In March 2004, Faith Alive Foundation, in collaboration with Global Strategies for HIV Prevention, organized a training workshop for Traditional (trained) Birth Attendants (TBAs) providing services in Plateau State. Fifty-eight TBAs of various backgrounds were trained using the common "pidgin English" as a means of communication and with occasional interpretation in Hausa. The workshop curriculum, which was developed by Professor Arthur Ammann and the Center for HIV Information at the University of California and included HIV overview/facts/myths, HIV prevention , care and support, voluntary counseling and testing (VCT), /HIV counseling and testing (HCT), safe delivery practices, and methods for sterilizing instruments/aseptic techniques. The role of TBAs in health care services in PMTCT and continued relevance/evaluation were also considered during the training. The training was presented in a week-long workshop and has continued annually with improvements in educational materials and updates in the most recent advances in HIV prevention, treatment, support and care. The first workshop concluded with certificates of completion and distribution of a "Doc in a Box" containing the tools necessary for the implementation of VCT/HCT and PMTCT. As part of the training, the TBAs were assisted in developing specific action plans (Table 1) with associated timelines to be implemented on return to their communities. The trained TBAs were followed up by a Faith Alive Project coordinator, who was responsible for providing continued oversight, record-keeping, quality assurance, and ongoing education and training. Since 2004, this has been an ongoing project/program with great successes, some challenges notwithstanding. Recent evidence suggests that Faith Alive’s approach to HIV VCT/HCT and PMTCT/PPTCT has been successful. In 2014, through the AIDS Prevention Initiative in Nigeria’s (APIN) PEPFAR program and between the months of June and September 2014, Faith Alive Foundation screened 4033 pregnant women mainly using TBAs. 57(1.4%) were HIV positive in eighty three ( 83) different communities of Jos East, North and South of Plateau State with each having district heads that the team worked through along with community and religious leaders. This gives credence to the dramatic fall in HIV prevalence nationwide and in the State of Plateau from 7.7% in 2013 to the current 2.2% and HIV Prevention from Mother To Child Transmission rate at Faith Alive to current 2.1% through Early Infant Diagnosis with use of PCR in contrast to 50% ten years ago when Highly Active Antiretroviral Therapy (HAART) was not the gold standard for all pregnant women and transmission routes such as at labour/delivery and breast milk transmission were not well handled. Routine HCT during antenatal clinics have helped with early detection of HIV and treatment with HAART. The use of TBAs along with the team/family approach to care, treatment and support at Faith Alive Foundation Hospital and PMTCT Center have contributed to the many successes and novel interventions recorded in Plateau State and in Nigeria in general.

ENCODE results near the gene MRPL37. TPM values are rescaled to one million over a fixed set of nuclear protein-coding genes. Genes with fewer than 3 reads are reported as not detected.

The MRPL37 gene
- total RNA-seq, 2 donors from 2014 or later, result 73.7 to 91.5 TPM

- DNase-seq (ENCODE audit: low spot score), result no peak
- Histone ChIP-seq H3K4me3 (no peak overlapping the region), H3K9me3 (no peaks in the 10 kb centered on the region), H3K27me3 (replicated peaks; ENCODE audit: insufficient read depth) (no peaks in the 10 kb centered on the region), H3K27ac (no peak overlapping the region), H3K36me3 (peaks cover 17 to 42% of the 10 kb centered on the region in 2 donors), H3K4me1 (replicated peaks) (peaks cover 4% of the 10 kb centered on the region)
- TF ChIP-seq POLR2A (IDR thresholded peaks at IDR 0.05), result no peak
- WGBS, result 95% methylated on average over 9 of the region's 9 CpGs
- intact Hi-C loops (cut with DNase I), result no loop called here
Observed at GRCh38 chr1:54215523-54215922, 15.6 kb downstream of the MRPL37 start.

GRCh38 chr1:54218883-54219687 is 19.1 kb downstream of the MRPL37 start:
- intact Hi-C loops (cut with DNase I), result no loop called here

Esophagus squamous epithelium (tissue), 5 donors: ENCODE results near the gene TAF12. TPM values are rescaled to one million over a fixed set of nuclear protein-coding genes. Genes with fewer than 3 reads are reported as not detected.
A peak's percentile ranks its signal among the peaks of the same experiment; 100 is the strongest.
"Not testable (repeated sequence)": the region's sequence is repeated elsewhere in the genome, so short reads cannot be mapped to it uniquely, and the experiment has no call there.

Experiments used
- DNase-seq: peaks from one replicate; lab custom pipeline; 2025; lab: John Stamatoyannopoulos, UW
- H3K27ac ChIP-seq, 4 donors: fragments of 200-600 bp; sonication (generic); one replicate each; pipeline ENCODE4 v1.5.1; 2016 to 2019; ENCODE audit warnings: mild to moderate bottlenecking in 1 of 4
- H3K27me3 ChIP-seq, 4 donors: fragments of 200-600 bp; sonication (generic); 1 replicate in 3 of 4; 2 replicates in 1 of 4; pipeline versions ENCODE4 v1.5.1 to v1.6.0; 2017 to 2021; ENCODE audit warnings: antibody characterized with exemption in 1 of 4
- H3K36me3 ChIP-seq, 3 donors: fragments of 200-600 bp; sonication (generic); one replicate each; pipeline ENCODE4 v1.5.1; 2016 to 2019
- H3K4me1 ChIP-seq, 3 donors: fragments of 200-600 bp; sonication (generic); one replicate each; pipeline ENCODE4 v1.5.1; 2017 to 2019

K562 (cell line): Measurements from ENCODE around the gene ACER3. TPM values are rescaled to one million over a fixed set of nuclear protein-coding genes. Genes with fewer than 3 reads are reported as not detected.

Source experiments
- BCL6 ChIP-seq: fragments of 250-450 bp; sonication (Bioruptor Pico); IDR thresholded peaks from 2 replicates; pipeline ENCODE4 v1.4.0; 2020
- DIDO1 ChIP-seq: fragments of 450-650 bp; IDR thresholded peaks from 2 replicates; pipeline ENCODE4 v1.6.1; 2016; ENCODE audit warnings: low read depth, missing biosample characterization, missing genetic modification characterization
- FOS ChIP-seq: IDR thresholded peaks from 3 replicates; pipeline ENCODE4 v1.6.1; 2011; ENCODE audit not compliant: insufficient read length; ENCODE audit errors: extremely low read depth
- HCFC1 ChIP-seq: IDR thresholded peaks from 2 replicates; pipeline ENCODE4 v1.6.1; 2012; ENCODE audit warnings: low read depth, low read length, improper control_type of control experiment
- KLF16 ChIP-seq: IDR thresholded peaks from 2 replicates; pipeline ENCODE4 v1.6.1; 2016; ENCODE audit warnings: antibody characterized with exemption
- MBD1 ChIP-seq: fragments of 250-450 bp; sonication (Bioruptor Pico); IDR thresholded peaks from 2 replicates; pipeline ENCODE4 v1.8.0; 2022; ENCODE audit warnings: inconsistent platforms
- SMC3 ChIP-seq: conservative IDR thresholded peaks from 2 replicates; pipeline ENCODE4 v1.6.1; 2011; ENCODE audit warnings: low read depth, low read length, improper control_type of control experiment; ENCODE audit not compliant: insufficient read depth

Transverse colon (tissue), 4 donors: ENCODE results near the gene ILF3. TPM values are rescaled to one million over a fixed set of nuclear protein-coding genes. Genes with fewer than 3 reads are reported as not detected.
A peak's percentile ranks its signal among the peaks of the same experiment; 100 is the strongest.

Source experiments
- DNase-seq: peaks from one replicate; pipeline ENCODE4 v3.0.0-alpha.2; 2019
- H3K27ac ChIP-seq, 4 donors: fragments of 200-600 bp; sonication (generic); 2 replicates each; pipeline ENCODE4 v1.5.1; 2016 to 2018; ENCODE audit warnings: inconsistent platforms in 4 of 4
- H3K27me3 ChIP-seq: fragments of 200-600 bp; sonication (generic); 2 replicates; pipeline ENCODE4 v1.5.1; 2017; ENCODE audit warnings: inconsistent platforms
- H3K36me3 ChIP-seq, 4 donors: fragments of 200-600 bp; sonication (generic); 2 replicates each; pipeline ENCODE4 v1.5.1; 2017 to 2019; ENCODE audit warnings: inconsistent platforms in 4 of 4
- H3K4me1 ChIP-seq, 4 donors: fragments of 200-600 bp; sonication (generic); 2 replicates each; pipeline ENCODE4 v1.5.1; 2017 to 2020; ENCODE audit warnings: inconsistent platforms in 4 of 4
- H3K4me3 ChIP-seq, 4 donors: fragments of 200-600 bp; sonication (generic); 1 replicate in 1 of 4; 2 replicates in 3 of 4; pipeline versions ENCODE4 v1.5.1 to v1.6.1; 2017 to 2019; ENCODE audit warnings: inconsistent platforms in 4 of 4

Table 1. Action Plan of TBAs as documented at FAF and carried out quarterly.

Program Area Activities Purpose Person /Unit Responsible Timeframe Means of Verification
TBA Identifying and carrying out advocacy visits to TBAs To increase awareness and ensure safety practices. Officer In Charge of community health 3 months Reports/attendance list and pictures
  Organization of regular PMTCT/PPTCT, HCT, Safety and infection control Trainings and supervision of TBA To build capacity for better outcome by reducing infant mortality rates and to prevent HIV new infection HOD, Administration and programs 1 month Attendance list/Reports. Infection control manual
  Expansion of HCT services to all the TBAs Identification of HIV+ mothers and referral to PMTCT/PPTCT services at FAF Trained Mother Buddies and TSS All year round HCT Register/monthly reports No of new sites established as decentralization measures
  Organization of joint medical outreach programs Joint working teams One nominee from each Team/Family Quarterly Registers, posters for such programs
  Education of TBAs on proper documentation and Referral system To measure impact and improve quality of services provided Monitoring and Evaluation/Strategic Information unit Quarterly Registers/reports and use of mobile phones for documentations and communication of results


The use of trained TBAs in the Faith Alive PMTCT program resulted in an increase in the percentage of women who were documented as having received antiretroviral prophylaxis especially in rural areas from approximately 50% in 2000 to more than 98% currently including the use of HAART and cotrimoxazole prophylaxis. As of today many trained and re-trained TBAs are actively involved in providing VCT/HCT services as noted in our statistics below-Tables 2-5 and figures 1-4. It is estimated that 98% of infants were protected from infection with HIV as a result of effectiveness of these TBAs and Treatment Support Specialists (TSS) who themselves live with the virus and are on HARRT for no less than six months .These along with FAF’s committed services in six community clinics in Nigeria at Bakin-Kogi and Kafanchan both in Kaduna State, Andaha in Nassarawa State, Hwol Yarje and Fobur in Plateau State and Yola in Adamawa state which also has Faith Alive Youth clubs in schools. These along with other social amenities such as schools and portable bore hole water have been effective in health care transformations in Nigeria particularly in HIV/AIDS services.